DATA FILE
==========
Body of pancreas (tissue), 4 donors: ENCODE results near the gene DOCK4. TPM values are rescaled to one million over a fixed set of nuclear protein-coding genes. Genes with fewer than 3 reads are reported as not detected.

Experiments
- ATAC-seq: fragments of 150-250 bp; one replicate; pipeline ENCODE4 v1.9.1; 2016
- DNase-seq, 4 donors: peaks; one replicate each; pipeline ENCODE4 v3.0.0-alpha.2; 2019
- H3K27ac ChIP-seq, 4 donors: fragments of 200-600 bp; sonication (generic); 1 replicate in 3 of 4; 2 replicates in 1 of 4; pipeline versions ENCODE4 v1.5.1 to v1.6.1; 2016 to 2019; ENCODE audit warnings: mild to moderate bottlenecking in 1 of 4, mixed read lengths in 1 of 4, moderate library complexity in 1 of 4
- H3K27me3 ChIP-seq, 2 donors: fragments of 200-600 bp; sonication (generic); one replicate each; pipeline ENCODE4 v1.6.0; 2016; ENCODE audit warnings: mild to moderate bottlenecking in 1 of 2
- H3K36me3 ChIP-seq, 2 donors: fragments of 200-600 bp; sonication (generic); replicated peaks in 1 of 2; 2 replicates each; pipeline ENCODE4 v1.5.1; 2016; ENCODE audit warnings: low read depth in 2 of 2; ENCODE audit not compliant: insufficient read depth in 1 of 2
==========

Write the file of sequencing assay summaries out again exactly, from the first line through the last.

Body of pancreas (tissue), 4 donors: ENCODE results near the gene DOCK4. TPM values are rescaled to one million over a fixed set of nuclear protein-coding genes. Genes with fewer than 3 reads are reported as not detected.

Experiments
- ATAC-seq: fragments of 150-250 bp; one replicate; pipeline ENCODE4 v1.9.1; 2016
- DNase-seq, 4 donors: peaks; one replicate each; pipeline ENCODE4 v3.0.0-alpha.2; 2019
- H3K27ac ChIP-seq, 4 donors: fragments of 200-600 bp; sonication (generic); 1 replicate in 3 of 4; 2 replicates in 1 of 4; pipeline versions ENCODE4 v1.5.1 to v1.6.1; 2016 to 2019; ENCODE audit warnings: mild to moderate bottlenecking in 1 of 4, mixed read lengths in 1 of 4, moderate library complexity in 1 of 4
- H3K27me3 ChIP-seq, 2 donors: fragments of 200-600 bp; sonication (generic); one replicate each; pipeline ENCODE4 v1.6.0; 2016; ENCODE audit warnings: mild to moderate bottlenecking in 1 of 2
- H3K36me3 ChIP-seq, 2 donors: fragments of 200-600 bp; sonication (generic); replicated peaks in 1 of 2; 2 replicates each; pipeline ENCODE4 v1.5.1; 2016; ENCODE audit warnings: low read depth in 2 of 2; ENCODE audit not compliant: insufficient read depth in 1 of 2